This was a rather short period of rejection, though.
     
  11. Nov 21, 2008 #10
    How about Darwin? It's still being rejected even though its correct.
     
  12. Nov 21, 2008 #11

    Pythagorean

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    the world is round... that one was in... then out... now it's back in.

    (along with the hollow earth society)
     
  13. Nov 21, 2008 #12

    Pythagorean

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    by the scientific community?
     
  14. Nov 21, 2008 #13
    Christian Science
     
  15. Nov 21, 2008 #14
    I read somewhere that the 19th century theory of vortex atoms is similar to Roger Penrose's twistor theory, which I have no understanding of but I gather is sort of an equivalent of string theory in that it tries to address some of the discrepancies caused by particles being singularities in the models of mainstream physics. (So like string theory twistor theory is entirely unproven.)

    Direct citation to an 1880 issue of Nature. Do I win some kind of prize for Most Ancient Journal Citation Ever on PF?
     
  16. Nov 21, 2008 #15
    Wasn't that corpuscular optics? Surely it can count a little bit. But I thought it originated with some Italian monk or something, not Newton.
     
  17. Nov 22, 2008 #16

    Office_Shredder

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    Newton's theory of light as a particle was considered to be true, not rejected, for quite a while until people got sick of it not explaining things like diffraction.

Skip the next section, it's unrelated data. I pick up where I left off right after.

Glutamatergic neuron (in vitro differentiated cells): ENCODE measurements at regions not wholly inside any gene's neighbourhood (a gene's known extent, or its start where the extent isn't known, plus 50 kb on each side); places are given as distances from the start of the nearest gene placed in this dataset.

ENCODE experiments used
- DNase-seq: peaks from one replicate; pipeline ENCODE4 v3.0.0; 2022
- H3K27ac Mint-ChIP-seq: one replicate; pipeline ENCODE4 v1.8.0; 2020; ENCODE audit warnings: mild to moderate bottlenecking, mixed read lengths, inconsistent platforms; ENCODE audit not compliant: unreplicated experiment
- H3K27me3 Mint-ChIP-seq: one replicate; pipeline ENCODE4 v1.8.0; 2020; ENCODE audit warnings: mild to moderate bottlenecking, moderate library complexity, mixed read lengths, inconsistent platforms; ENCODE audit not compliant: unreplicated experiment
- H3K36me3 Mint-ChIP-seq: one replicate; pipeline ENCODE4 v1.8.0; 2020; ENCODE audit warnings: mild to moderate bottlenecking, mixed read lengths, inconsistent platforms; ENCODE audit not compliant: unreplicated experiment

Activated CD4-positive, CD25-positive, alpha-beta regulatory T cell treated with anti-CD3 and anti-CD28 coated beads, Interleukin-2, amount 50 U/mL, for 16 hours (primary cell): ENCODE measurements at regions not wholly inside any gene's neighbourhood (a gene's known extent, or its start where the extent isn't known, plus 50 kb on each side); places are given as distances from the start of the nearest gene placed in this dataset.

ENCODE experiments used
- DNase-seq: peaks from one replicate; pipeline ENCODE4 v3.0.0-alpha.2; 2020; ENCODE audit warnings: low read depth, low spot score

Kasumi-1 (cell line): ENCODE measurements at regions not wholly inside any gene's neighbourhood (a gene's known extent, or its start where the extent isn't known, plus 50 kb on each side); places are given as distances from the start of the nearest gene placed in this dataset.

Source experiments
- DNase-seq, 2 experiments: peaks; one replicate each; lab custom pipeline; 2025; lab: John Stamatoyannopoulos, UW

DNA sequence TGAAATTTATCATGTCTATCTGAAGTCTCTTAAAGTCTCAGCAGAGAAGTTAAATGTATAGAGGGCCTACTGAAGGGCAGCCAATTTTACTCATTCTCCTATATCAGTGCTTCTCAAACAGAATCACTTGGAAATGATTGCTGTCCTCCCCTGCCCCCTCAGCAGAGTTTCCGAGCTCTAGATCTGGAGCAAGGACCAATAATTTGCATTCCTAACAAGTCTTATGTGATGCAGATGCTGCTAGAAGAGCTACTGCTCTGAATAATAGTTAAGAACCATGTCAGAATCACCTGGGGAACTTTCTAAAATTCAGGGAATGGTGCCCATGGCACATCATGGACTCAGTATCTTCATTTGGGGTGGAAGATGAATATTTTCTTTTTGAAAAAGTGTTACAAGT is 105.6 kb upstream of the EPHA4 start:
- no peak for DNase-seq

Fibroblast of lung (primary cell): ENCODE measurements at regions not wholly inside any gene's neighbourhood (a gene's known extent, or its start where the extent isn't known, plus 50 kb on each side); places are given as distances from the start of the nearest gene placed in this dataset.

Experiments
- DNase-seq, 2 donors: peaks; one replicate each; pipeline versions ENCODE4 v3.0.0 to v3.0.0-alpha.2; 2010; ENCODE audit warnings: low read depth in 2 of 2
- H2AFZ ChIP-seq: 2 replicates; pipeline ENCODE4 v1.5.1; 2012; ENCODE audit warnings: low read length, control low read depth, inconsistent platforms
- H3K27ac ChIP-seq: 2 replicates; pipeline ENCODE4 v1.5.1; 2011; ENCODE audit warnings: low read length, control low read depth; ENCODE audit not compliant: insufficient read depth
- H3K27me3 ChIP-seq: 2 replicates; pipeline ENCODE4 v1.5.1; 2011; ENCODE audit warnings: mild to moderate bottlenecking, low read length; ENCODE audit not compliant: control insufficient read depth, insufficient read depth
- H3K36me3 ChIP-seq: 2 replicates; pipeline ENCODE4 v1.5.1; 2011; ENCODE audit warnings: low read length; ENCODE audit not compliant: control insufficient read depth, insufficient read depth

18. Nov 22, 2008 #17

    Hurkyl

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    I don't count this because the current theory of light doesn't resemble Newton's ideas, except at this very superficial level. Saying that Newton had thought up the modern theory of light is like saying Democritus thought up the modern atomic theory!
     
  19. Nov 22, 2008 #18

    Vanadium 50

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    Continental drift is perhaps the best example. Even then, I am not so sure how good an example it is, as the flaws pointed out were essentially correct. Plate tectonics was a much better and more inclusive theory, and while it also predicted continental motion, it was rather dissimilar to Wegner's theory.

    Yang-Mills theory is an interesting example: it was proposed and rejected as a way to explain the strong nuclear interaction, but it turned out to explain the weak nuclear interaction. Right answer - wrong question.
     
  20. Nov 22, 2008 #19

    Redbelly98

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    Another problem: light was exclusively a particle, and not a wave, in this thinking.
     
  21. Nov 22, 2008 #20

    jambaugh

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    He asked for scientific theories not religious dogmas. Putting "science" in the name doesn't make it science. The discipline of empirical epistemology makes it science.